Uber driver hurt when concrete falls off overpass files $10 million lawsuit against New York

Wednesday, November 6, 2019
Uber driver hurt when concrete falls off overpass files $10 million lawsuit against New York
Tim Fleischer reports on the uber driver's lawsuit against the state.

NEW YORK (WABC) -- An Uber driver who says debris that fell from a bridge and badly damaged his car has filed a lawsuit against the state.

Mohammad Hossain said several pieces of concrete, one weighing 25 pounds, came off the 7th Avenue Overpass bridge and smashed his windshield and hood.

He and his passengers were fortunate not to have been seriously injured.

"Two, three pieces fall down into my windshield, and windshield broke and fall down and into my shoulder," he said.

He was driving southbound along the Prospect Expressway just after 5 p.m. on June 23 with five passengers in his car coming, coming from Sunnyside, Queens, when the chunk fell.

"In front of my eyes, it was right here," he said. "I got upset."

Two of the pieces crashed through the windshield, striking him.

"It struck the vehicle diagonally in the front and broke into pieces, with two pieces ending up inside the car," attorney Alex Omrani said.

The second piece landed at the feet of one of his passengers.

"I am scared to, you know?" Hossain said. "Five minutes and I cannot do anything."

He says he suffered a badly bruised shoulder and was covered with shards of glass. He was out of work for 40 days.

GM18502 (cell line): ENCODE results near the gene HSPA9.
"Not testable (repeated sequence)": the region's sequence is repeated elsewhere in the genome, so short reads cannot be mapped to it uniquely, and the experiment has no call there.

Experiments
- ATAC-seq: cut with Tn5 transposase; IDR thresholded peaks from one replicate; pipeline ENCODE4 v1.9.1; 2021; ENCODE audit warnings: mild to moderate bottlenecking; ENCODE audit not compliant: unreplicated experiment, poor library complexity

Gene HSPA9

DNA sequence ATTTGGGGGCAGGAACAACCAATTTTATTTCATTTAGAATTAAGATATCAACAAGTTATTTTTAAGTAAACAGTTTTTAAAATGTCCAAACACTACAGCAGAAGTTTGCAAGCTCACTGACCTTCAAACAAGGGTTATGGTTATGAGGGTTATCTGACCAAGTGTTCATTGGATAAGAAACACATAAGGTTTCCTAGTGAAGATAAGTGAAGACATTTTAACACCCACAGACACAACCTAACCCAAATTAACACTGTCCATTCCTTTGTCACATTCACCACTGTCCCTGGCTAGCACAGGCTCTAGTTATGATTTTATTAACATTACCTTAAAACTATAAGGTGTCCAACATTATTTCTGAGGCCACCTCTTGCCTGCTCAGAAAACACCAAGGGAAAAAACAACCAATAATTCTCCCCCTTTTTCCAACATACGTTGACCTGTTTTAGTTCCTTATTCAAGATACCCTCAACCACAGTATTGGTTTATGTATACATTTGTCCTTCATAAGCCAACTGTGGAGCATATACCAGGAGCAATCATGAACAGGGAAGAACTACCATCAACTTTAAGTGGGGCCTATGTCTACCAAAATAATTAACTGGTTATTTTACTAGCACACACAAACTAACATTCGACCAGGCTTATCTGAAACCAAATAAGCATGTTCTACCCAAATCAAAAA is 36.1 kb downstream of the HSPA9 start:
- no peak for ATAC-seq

The passenger sitting next to him was not hurt, nor were three women and a baby in the back seat.

"Passengers that he was transporting could have been hurt," Omrani said. "People that were under his car, under his control, could have been seriously hurt."

Hossain has filed a notice of claim against New York State and is seeking damages of $10 million, as well as $20,000 for damages to his vehicle.

State officials who oversee the inspection of the overpass had no comment about the pending legal action, but Hossain's attorneys believe the incident also speaks to the larger issue of a troubling infrastructure.

"Hopefully it won't take a larger tragedy than this to finally wake them up to have them take this problem seriously," attorney Michael Taub said.

Hossain is back driving again, but he still feels some of the effects from his injuries.